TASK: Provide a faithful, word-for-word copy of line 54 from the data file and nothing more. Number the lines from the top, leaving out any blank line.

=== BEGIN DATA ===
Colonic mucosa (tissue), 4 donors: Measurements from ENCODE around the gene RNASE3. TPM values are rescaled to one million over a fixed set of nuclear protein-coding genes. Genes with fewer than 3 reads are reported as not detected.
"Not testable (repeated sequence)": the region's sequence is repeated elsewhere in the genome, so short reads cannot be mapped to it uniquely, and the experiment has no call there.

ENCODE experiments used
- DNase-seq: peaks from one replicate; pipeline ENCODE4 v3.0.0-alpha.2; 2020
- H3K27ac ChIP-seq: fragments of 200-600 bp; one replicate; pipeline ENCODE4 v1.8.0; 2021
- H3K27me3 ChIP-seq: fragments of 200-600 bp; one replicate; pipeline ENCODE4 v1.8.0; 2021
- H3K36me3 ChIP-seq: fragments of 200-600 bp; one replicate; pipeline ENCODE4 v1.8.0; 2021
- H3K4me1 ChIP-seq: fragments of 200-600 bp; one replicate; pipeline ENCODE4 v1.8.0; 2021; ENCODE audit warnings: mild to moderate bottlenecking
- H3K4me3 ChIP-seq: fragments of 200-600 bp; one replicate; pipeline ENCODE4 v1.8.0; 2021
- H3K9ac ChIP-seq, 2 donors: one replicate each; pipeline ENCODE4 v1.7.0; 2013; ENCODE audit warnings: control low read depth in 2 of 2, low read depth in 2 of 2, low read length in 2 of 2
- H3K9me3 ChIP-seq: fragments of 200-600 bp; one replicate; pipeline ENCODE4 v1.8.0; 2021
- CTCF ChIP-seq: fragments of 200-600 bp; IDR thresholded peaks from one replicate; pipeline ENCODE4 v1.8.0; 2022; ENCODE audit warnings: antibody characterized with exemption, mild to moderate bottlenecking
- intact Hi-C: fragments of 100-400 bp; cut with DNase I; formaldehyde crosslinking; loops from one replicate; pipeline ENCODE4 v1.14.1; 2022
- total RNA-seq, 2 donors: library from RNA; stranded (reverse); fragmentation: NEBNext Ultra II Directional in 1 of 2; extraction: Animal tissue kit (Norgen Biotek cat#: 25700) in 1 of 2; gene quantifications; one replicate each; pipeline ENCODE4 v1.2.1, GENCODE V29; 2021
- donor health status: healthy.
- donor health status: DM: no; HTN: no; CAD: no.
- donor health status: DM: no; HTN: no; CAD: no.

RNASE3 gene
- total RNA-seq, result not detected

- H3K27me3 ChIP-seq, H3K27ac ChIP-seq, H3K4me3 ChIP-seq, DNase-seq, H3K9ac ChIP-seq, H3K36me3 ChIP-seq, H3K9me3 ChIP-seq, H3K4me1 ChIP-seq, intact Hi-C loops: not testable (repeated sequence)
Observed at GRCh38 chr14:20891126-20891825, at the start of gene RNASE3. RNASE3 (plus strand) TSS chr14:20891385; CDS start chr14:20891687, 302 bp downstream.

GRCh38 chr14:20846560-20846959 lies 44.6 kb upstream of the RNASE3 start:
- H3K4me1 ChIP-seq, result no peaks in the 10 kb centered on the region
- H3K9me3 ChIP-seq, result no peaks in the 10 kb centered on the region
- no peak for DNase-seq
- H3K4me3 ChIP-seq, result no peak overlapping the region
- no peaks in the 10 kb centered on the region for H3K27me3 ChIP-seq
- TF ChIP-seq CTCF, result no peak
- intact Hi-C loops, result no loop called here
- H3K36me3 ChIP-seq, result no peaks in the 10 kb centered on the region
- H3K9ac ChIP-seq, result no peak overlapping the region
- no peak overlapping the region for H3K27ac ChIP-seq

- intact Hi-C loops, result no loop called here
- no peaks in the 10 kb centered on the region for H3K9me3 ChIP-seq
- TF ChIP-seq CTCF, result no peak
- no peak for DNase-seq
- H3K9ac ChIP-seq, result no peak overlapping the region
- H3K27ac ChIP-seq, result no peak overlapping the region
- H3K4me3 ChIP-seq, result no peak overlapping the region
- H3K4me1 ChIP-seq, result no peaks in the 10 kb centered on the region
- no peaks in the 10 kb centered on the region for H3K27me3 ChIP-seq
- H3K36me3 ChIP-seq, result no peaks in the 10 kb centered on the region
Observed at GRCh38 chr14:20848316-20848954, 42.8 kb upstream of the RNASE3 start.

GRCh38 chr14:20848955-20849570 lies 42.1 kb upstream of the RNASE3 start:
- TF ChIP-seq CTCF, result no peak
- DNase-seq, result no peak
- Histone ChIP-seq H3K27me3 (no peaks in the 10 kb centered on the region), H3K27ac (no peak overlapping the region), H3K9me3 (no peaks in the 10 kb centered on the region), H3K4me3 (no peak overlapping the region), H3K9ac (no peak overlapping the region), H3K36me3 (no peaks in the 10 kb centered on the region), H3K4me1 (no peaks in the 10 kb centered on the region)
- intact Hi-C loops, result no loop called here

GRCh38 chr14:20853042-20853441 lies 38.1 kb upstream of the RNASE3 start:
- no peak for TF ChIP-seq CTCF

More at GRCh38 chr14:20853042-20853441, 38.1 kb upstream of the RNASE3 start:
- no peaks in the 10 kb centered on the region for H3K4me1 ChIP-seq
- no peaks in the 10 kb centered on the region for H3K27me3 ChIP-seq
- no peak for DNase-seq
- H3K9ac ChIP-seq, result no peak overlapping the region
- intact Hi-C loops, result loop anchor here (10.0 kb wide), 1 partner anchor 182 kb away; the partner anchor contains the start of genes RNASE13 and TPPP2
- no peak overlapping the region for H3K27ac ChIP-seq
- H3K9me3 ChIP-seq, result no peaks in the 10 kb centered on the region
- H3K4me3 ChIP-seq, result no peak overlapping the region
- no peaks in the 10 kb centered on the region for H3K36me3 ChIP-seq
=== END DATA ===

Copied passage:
- no peak for DNase-seq